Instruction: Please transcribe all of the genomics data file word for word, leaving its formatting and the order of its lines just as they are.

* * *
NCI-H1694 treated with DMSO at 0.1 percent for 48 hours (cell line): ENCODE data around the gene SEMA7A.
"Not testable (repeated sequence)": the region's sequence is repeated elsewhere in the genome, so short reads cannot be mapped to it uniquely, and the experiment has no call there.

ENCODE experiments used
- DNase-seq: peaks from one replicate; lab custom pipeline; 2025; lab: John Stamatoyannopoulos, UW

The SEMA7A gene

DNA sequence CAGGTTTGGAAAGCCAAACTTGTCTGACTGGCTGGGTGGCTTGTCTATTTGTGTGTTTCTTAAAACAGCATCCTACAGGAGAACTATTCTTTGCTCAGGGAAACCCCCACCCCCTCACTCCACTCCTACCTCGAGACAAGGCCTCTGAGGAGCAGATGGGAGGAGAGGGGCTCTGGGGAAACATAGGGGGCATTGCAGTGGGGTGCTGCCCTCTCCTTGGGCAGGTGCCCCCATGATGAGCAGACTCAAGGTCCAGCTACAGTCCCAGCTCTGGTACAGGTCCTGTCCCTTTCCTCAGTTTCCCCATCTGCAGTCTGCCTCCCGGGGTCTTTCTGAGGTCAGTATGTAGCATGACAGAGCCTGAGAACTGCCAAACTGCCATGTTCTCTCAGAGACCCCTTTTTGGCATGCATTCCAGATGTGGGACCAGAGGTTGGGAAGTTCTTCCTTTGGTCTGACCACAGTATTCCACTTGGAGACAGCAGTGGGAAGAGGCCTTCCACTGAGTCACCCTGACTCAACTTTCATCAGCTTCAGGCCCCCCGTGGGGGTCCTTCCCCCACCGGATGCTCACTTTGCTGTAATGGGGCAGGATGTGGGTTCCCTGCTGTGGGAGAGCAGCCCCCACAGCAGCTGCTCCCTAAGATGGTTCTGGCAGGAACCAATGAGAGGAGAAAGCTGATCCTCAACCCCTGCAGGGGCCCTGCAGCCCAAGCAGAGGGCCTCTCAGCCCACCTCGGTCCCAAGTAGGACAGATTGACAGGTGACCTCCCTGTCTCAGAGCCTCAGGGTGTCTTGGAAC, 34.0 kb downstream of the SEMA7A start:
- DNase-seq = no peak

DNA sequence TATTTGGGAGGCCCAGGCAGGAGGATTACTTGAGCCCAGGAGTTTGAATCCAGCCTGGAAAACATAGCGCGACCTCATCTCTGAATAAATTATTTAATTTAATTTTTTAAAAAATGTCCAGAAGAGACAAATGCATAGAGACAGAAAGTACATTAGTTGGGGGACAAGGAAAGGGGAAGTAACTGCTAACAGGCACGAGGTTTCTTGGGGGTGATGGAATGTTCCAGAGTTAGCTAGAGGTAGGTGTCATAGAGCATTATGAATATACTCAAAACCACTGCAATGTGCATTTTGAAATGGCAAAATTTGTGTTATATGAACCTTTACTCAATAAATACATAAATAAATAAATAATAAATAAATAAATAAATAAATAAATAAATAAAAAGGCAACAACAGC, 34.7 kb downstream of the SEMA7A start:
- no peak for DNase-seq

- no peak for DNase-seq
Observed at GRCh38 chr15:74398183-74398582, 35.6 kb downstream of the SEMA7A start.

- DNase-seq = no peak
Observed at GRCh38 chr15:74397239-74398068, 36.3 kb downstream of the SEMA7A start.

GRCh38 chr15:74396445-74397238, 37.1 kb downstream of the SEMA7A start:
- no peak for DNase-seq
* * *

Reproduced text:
NCI-H1694 treated with DMSO at 0.1 percent for 48 hours (cell line): ENCODE data around the gene SEMA7A.
"Not testable (repeated sequence)": the region's sequence is repeated elsewhere in the genome, so short reads cannot be mapped to it uniquely, and the experiment has no call there.

ENCODE experiments used
- DNase-seq: peaks from one replicate; lab custom pipeline; 2025; lab: John Stamatoyannopoulos, UW

The SEMA7A gene

DNA sequence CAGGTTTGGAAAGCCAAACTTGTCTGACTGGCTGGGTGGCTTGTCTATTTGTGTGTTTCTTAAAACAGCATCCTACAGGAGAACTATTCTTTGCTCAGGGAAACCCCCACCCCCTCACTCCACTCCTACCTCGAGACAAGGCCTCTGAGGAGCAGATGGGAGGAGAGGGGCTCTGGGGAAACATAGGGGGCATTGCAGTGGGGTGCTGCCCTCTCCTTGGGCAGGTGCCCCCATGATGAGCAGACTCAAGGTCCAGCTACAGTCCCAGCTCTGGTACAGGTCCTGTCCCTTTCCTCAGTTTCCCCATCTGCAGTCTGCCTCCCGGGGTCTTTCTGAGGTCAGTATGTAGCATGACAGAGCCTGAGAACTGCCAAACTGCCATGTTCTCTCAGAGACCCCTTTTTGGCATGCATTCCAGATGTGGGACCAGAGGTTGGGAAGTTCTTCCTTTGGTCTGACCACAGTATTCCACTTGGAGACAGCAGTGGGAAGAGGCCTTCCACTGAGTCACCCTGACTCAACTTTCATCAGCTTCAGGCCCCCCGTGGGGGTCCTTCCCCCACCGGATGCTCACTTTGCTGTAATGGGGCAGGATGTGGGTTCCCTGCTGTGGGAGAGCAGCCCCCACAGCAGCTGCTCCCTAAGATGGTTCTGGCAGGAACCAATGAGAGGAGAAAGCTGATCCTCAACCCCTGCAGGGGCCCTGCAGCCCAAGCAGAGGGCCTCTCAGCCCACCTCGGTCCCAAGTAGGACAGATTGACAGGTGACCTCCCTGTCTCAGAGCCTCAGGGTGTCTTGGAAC, 34.0 kb downstream of the SEMA7A start:
- DNase-seq = no peak

DNA sequence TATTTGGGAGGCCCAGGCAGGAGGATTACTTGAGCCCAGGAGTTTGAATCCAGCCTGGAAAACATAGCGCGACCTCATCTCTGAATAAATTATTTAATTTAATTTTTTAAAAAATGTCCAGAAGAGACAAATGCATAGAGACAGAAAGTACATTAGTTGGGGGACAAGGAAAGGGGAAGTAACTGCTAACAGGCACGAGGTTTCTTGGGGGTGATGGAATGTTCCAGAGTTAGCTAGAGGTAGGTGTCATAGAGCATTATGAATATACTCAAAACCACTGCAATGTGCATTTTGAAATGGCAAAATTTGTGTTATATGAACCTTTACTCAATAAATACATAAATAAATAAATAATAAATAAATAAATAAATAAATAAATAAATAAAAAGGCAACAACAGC, 34.7 kb downstream of the SEMA7A start:
- no peak for DNase-seq

- no peak for DNase-seq
Observed at GRCh38 chr15:74398183-74398582, 35.6 kb downstream of the SEMA7A start.

- DNase-seq = no peak
Observed at GRCh38 chr15:74397239-74398068, 36.3 kb downstream of the SEMA7A start.

GRCh38 chr15:74396445-74397238, 37.1 kb downstream of the SEMA7A start:
- no peak for DNase-seq